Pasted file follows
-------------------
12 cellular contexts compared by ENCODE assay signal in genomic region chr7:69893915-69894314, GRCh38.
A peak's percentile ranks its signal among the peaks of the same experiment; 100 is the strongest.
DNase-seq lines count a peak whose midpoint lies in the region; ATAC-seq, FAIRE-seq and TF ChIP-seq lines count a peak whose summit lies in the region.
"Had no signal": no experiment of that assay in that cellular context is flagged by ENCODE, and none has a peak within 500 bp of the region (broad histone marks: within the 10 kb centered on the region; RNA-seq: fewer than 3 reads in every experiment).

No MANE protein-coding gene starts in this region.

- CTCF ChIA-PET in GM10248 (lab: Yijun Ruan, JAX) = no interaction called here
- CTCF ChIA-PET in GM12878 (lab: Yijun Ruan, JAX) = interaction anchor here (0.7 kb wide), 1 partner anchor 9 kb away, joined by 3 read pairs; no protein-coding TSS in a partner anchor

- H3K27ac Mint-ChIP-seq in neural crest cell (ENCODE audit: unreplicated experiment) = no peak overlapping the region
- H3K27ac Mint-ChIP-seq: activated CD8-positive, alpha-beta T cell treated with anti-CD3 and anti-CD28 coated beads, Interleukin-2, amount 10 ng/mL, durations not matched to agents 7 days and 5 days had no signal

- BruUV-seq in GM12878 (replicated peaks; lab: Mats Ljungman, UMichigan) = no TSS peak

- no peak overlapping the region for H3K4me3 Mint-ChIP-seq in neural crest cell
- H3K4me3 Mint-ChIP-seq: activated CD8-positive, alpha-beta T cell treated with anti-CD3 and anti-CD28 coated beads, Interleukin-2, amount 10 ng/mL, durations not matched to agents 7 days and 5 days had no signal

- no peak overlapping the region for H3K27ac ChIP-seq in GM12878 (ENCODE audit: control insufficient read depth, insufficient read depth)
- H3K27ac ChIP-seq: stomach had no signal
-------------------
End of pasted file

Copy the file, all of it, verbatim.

12 cellular contexts compared by ENCODE assay signal in genomic region chr7:69893915-69894314, GRCh38.
A peak's percentile ranks its signal among the peaks of the same experiment; 100 is the strongest.
DNase-seq lines count a peak whose midpoint lies in the region; ATAC-seq, FAIRE-seq and TF ChIP-seq lines count a peak whose summit lies in the region.
"Had no signal": no experiment of that assay in that cellular context is flagged by ENCODE, and none has a peak within 500 bp of the region (broad histone marks: within the 10 kb centered on the region; RNA-seq: fewer than 3 reads in every experiment).

No MANE protein-coding gene starts in this region.

- CTCF ChIA-PET in GM10248 (lab: Yijun Ruan, JAX) = no interaction called here
- CTCF ChIA-PET in GM12878 (lab: Yijun Ruan, JAX) = interaction anchor here (0.7 kb wide), 1 partner anchor 9 kb away, joined by 3 read pairs; no protein-coding TSS in a partner anchor

- H3K27ac Mint-ChIP-seq in neural crest cell (ENCODE audit: unreplicated experiment) = no peak overlapping the region
- H3K27ac Mint-ChIP-seq: activated CD8-positive, alpha-beta T cell treated with anti-CD3 and anti-CD28 coated beads, Interleukin-2, amount 10 ng/mL, durations not matched to agents 7 days and 5 days had no signal

- BruUV-seq in GM12878 (replicated peaks; lab: Mats Ljungman, UMichigan) = no TSS peak

- no peak overlapping the region for H3K4me3 Mint-ChIP-seq in neural crest cell
- H3K4me3 Mint-ChIP-seq: activated CD8-positive, alpha-beta T cell treated with anti-CD3 and anti-CD28 coated beads, Interleukin-2, amount 10 ng/mL, durations not matched to agents 7 days and 5 days had no signal

- no peak overlapping the region for H3K27ac ChIP-seq in GM12878 (ENCODE audit: control insufficient read depth, insufficient read depth)
- H3K27ac ChIP-seq: stomach had no signal